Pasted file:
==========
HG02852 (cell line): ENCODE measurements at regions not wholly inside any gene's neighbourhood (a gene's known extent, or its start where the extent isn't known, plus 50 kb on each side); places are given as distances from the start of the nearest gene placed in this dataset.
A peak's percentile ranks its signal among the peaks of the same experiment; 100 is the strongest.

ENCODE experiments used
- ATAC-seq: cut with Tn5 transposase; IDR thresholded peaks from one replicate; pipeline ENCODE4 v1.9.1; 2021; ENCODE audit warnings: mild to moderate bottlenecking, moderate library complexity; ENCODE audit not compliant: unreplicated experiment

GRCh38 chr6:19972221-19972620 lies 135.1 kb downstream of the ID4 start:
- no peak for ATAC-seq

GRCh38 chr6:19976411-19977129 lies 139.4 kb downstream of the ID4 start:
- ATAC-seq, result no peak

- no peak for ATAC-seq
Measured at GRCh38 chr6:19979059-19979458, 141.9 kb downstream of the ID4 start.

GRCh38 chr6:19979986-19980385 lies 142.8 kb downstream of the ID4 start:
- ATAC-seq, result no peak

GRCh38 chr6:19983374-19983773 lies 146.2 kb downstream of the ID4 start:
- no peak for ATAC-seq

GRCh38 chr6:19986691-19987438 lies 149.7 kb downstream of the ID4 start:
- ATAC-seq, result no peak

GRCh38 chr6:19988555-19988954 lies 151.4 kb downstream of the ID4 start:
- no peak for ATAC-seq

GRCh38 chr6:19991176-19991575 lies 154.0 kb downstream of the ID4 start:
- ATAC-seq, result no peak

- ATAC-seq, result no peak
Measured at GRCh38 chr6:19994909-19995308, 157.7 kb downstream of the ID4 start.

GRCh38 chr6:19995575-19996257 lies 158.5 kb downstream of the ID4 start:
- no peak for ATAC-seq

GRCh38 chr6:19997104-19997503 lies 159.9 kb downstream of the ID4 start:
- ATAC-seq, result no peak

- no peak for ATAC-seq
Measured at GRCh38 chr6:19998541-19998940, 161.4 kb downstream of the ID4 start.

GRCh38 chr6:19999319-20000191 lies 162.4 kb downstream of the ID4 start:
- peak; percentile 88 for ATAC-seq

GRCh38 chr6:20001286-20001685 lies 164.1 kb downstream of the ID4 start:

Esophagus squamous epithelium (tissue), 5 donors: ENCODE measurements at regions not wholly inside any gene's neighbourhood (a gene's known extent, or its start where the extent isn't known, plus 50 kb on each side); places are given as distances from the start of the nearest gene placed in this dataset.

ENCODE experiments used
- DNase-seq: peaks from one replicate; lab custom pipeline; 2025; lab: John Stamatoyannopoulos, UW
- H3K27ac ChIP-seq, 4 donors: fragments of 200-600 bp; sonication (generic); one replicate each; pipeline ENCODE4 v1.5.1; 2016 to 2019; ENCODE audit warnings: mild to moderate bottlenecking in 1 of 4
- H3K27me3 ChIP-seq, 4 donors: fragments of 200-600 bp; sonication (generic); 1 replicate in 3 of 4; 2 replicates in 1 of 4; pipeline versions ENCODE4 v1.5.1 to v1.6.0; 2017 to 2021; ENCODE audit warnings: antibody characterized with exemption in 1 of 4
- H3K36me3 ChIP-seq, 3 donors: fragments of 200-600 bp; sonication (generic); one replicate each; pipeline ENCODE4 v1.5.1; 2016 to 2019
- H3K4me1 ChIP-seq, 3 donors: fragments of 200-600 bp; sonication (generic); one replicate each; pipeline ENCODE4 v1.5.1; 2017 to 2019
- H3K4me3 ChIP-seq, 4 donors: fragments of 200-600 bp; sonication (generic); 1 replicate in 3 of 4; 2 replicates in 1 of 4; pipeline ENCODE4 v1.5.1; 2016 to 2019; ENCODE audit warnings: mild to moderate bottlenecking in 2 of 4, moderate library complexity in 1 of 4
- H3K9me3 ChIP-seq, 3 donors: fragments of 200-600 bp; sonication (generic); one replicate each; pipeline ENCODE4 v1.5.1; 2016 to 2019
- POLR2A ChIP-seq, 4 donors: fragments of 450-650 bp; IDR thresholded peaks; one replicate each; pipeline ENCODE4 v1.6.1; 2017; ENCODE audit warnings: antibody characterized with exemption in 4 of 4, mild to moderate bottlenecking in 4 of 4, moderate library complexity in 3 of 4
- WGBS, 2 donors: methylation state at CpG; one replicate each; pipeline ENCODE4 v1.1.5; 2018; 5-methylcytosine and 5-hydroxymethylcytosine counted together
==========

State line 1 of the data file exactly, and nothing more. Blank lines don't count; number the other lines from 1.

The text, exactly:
HG02852 (cell line): ENCODE measurements at regions not wholly inside any gene's neighbourhood (a gene's known extent, or its start where the extent isn't known, plus 50 kb on each side); places are given as distances from the start of the nearest gene placed in this dataset.